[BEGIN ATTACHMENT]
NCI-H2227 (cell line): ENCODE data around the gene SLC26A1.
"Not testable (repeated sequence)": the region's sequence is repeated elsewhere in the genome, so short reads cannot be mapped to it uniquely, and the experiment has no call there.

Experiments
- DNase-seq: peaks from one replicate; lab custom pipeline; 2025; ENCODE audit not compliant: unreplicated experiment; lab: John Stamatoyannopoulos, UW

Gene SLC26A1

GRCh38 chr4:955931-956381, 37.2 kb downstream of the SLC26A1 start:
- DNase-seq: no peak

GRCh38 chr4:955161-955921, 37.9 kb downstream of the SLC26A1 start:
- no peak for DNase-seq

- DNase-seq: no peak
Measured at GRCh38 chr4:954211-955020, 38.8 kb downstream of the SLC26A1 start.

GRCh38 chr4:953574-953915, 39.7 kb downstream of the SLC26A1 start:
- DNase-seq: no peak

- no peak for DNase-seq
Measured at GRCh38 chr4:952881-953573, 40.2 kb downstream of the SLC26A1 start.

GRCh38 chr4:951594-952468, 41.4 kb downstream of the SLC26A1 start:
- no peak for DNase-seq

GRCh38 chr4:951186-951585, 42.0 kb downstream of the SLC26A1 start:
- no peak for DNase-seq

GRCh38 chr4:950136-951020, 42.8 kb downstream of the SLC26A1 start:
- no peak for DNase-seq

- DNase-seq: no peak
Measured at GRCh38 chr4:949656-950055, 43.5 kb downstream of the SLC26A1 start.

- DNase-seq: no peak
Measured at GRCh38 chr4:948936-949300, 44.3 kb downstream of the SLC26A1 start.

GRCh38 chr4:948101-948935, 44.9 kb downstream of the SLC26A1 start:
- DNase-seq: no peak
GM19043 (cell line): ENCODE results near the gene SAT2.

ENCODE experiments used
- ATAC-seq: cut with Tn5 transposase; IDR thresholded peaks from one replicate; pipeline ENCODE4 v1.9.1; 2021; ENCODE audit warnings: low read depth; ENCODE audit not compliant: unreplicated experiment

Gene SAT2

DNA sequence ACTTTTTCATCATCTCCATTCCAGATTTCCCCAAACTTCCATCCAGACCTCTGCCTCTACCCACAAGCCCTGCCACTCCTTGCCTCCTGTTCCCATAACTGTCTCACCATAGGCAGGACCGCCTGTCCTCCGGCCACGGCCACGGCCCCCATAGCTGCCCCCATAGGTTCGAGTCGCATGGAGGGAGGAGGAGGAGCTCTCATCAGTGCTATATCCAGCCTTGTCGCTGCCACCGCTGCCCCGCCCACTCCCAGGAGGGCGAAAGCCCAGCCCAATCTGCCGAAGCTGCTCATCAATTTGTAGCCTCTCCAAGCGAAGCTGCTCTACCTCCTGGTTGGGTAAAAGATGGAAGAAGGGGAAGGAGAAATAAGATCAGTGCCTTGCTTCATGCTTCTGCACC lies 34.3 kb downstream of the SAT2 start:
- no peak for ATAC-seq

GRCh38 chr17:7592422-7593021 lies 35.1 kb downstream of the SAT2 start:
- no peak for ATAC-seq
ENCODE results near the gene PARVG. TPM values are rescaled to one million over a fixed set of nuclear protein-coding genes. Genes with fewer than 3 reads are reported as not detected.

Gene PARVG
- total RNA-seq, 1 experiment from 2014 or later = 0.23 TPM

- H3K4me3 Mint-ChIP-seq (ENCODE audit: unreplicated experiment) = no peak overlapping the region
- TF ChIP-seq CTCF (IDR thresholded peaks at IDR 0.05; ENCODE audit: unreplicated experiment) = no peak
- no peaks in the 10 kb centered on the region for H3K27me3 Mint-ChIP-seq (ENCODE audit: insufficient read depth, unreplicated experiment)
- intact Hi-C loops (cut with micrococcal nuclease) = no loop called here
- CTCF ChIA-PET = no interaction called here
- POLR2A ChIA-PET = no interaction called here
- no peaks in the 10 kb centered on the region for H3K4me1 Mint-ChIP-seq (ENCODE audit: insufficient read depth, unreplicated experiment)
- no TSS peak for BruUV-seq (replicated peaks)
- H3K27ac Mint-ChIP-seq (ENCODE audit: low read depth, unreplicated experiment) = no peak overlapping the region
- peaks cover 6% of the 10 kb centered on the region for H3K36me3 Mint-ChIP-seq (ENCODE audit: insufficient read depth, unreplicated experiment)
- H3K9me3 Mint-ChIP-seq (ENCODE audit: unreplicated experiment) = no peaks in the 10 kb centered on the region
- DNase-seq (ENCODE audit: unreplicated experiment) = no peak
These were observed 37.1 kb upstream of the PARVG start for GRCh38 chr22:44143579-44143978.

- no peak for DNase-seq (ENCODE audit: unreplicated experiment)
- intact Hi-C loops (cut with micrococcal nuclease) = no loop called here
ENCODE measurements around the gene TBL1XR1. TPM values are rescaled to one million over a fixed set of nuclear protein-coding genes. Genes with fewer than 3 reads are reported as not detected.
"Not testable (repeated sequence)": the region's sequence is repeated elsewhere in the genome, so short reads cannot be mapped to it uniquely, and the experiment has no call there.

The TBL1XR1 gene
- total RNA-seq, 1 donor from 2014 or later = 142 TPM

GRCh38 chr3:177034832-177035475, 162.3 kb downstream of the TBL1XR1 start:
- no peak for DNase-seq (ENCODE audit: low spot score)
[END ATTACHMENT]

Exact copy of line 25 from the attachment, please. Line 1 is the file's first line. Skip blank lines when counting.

Measured at GRCh38 chr4:948936-949300, 44.3 kb downstream of the SLC26A1 start.